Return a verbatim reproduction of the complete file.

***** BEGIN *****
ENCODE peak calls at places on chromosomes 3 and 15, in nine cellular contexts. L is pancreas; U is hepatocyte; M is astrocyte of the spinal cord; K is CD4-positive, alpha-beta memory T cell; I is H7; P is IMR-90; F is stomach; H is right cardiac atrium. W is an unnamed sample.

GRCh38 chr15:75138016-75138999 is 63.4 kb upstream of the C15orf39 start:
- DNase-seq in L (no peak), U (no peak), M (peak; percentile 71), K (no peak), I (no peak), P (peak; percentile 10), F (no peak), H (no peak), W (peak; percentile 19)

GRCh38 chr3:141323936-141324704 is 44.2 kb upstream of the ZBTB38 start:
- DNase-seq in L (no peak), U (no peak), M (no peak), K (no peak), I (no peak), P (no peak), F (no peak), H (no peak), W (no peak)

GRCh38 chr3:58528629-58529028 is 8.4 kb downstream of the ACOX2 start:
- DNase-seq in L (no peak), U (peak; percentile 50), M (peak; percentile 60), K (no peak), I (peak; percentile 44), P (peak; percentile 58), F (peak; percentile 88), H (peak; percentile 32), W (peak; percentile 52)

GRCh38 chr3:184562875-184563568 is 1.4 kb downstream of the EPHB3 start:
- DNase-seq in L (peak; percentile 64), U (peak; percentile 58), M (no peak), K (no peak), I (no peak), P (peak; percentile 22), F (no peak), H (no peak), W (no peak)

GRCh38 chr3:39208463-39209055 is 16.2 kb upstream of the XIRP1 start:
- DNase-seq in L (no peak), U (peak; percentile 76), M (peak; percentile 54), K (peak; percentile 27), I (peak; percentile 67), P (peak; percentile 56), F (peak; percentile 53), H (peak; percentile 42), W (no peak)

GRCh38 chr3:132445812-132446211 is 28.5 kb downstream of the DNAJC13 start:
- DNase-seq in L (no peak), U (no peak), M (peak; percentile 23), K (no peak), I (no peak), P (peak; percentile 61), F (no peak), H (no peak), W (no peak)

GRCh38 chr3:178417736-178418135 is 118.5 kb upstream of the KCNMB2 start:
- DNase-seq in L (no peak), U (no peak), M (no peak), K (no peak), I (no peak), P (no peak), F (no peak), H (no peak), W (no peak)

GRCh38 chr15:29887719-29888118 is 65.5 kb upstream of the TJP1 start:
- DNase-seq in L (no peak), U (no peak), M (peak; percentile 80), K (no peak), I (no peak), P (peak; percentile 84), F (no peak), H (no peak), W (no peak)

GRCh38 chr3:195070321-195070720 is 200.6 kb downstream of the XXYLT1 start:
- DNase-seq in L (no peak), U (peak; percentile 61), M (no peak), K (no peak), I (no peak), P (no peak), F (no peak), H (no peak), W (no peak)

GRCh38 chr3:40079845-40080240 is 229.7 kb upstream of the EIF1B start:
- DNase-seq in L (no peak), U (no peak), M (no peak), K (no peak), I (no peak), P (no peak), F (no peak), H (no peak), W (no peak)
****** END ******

ENCODE peak calls at places on chromosomes 3 and 15, in nine cellular contexts. L is pancreas; U is hepatocyte; M is astrocyte of the spinal cord; K is CD4-positive, alpha-beta memory T cell; I is H7; P is IMR-90; F is stomach; H is right cardiac atrium. W is an unnamed sample.

GRCh38 chr15:75138016-75138999 is 63.4 kb upstream of the C15orf39 start:
- DNase-seq in L (no peak), U (no peak), M (peak; percentile 71), K (no peak), I (no peak), P (peak; percentile 10), F (no peak), H (no peak), W (peak; percentile 19)

GRCh38 chr3:141323936-141324704 is 44.2 kb upstream of the ZBTB38 start:
- DNase-seq in L (no peak), U (no peak), M (no peak), K (no peak), I (no peak), P (no peak), F (no peak), H (no peak), W (no peak)

GRCh38 chr3:58528629-58529028 is 8.4 kb downstream of the ACOX2 start:
- DNase-seq in L (no peak), U (peak; percentile 50), M (peak; percentile 60), K (no peak), I (peak; percentile 44), P (peak; percentile 58), F (peak; percentile 88), H (peak; percentile 32), W (peak; percentile 52)

GRCh38 chr3:184562875-184563568 is 1.4 kb downstream of the EPHB3 start:
- DNase-seq in L (peak; percentile 64), U (peak; percentile 58), M (no peak), K (no peak), I (no peak), P (peak; percentile 22), F (no peak), H (no peak), W (no peak)

GRCh38 chr3:39208463-39209055 is 16.2 kb upstream of the XIRP1 start:
- DNase-seq in L (no peak), U (peak; percentile 76), M (peak; percentile 54), K (peak; percentile 27), I (peak; percentile 67), P (peak; percentile 56), F (peak; percentile 53), H (peak; percentile 42), W (no peak)

GRCh38 chr3:132445812-132446211 is 28.5 kb downstream of the DNAJC13 start:
- DNase-seq in L (no peak), U (no peak), M (peak; percentile 23), K (no peak), I (no peak), P (peak; percentile 61), F (no peak), H (no peak), W (no peak)

GRCh38 chr3:178417736-178418135 is 118.5 kb upstream of the KCNMB2 start:
- DNase-seq in L (no peak), U (no peak), M (no peak), K (no peak), I (no peak), P (no peak), F (no peak), H (no peak), W (no peak)

GRCh38 chr15:29887719-29888118 is 65.5 kb upstream of the TJP1 start:
- DNase-seq in L (no peak), U (no peak), M (peak; percentile 80), K (no peak), I (no peak), P (peak; percentile 84), F (no peak), H (no peak), W (no peak)

GRCh38 chr3:195070321-195070720 is 200.6 kb downstream of the XXYLT1 start:
- DNase-seq in L (no peak), U (peak; percentile 61), M (no peak), K (no peak), I (no peak), P (no peak), F (no peak), H (no peak), W (no peak)

GRCh38 chr3:40079845-40080240 is 229.7 kb upstream of the EIF1B start:
- DNase-seq in L (no peak), U (no peak), M (no peak), K (no peak), I (no peak), P (no peak), F (no peak), H (no peak), W (no peak)